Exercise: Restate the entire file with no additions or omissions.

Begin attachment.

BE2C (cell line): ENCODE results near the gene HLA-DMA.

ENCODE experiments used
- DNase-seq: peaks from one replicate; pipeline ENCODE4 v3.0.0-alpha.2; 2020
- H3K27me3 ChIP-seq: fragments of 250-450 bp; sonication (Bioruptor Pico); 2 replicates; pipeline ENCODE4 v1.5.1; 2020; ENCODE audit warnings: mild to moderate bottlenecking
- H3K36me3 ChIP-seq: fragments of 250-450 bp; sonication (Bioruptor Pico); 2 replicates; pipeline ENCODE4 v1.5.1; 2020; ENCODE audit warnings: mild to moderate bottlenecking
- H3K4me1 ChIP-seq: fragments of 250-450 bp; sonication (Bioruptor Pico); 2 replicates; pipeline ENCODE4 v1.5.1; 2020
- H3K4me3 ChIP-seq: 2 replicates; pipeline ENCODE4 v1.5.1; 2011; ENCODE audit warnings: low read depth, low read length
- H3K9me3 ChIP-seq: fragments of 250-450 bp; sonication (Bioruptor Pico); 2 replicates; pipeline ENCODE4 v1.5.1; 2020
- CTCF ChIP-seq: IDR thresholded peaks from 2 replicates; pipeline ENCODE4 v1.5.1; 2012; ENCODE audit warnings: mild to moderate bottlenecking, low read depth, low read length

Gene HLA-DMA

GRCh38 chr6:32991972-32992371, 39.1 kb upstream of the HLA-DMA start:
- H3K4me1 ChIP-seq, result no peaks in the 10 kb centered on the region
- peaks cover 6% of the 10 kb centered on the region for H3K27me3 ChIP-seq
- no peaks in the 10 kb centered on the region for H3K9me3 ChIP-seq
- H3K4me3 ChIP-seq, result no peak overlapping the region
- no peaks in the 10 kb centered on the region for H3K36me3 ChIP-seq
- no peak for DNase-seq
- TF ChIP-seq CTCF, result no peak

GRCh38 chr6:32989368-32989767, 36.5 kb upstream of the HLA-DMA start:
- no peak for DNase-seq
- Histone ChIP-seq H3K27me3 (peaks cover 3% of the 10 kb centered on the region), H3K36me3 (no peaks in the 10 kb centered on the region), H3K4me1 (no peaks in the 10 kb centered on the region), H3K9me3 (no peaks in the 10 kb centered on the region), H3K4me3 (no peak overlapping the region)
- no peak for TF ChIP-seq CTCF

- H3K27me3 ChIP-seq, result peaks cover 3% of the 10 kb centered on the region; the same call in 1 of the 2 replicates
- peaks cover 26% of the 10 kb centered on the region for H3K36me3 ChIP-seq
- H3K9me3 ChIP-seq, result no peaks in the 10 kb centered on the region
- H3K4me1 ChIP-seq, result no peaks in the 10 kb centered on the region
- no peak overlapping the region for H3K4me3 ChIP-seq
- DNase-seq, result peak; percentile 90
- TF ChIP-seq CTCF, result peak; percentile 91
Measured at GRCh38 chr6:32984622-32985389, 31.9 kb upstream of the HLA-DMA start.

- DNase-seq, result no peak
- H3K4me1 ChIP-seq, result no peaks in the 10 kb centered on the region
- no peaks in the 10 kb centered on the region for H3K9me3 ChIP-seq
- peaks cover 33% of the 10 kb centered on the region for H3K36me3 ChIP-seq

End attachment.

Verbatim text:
BE2C (cell line): ENCODE results near the gene HLA-DMA.

ENCODE experiments used
- DNase-seq: peaks from one replicate; pipeline ENCODE4 v3.0.0-alpha.2; 2020
- H3K27me3 ChIP-seq: fragments of 250-450 bp; sonication (Bioruptor Pico); 2 replicates; pipeline ENCODE4 v1.5.1; 2020; ENCODE audit warnings: mild to moderate bottlenecking
- H3K36me3 ChIP-seq: fragments of 250-450 bp; sonication (Bioruptor Pico); 2 replicates; pipeline ENCODE4 v1.5.1; 2020; ENCODE audit warnings: mild to moderate bottlenecking
- H3K4me1 ChIP-seq: fragments of 250-450 bp; sonication (Bioruptor Pico); 2 replicates; pipeline ENCODE4 v1.5.1; 2020
- H3K4me3 ChIP-seq: 2 replicates; pipeline ENCODE4 v1.5.1; 2011; ENCODE audit warnings: low read depth, low read length
- H3K9me3 ChIP-seq: fragments of 250-450 bp; sonication (Bioruptor Pico); 2 replicates; pipeline ENCODE4 v1.5.1; 2020
- CTCF ChIP-seq: IDR thresholded peaks from 2 replicates; pipeline ENCODE4 v1.5.1; 2012; ENCODE audit warnings: mild to moderate bottlenecking, low read depth, low read length

Gene HLA-DMA

GRCh38 chr6:32991972-32992371, 39.1 kb upstream of the HLA-DMA start:
- H3K4me1 ChIP-seq, result no peaks in the 10 kb centered on the region
- peaks cover 6% of the 10 kb centered on the region for H3K27me3 ChIP-seq
- no peaks in the 10 kb centered on the region for H3K9me3 ChIP-seq
- H3K4me3 ChIP-seq, result no peak overlapping the region
- no peaks in the 10 kb centered on the region for H3K36me3 ChIP-seq
- no peak for DNase-seq
- TF ChIP-seq CTCF, result no peak

GRCh38 chr6:32989368-32989767, 36.5 kb upstream of the HLA-DMA start:
- no peak for DNase-seq
- Histone ChIP-seq H3K27me3 (peaks cover 3% of the 10 kb centered on the region), H3K36me3 (no peaks in the 10 kb centered on the region), H3K4me1 (no peaks in the 10 kb centered on the region), H3K9me3 (no peaks in the 10 kb centered on the region), H3K4me3 (no peak overlapping the region)
- no peak for TF ChIP-seq CTCF

- H3K27me3 ChIP-seq, result peaks cover 3% of the 10 kb centered on the region; the same call in 1 of the 2 replicates
- peaks cover 26% of the 10 kb centered on the region for H3K36me3 ChIP-seq
- H3K9me3 ChIP-seq, result no peaks in the 10 kb centered on the region
- H3K4me1 ChIP-seq, result no peaks in the 10 kb centered on the region
- no peak overlapping the region for H3K4me3 ChIP-seq
- DNase-seq, result peak; percentile 90
- TF ChIP-seq CTCF, result peak; percentile 91
Measured at GRCh38 chr6:32984622-32985389, 31.9 kb upstream of the HLA-DMA start.

- DNase-seq, result no peak
- H3K4me1 ChIP-seq, result no peaks in the 10 kb centered on the region
- no peaks in the 10 kb centered on the region for H3K9me3 ChIP-seq
- peaks cover 33% of the 10 kb centered on the region for H3K36me3 ChIP-seq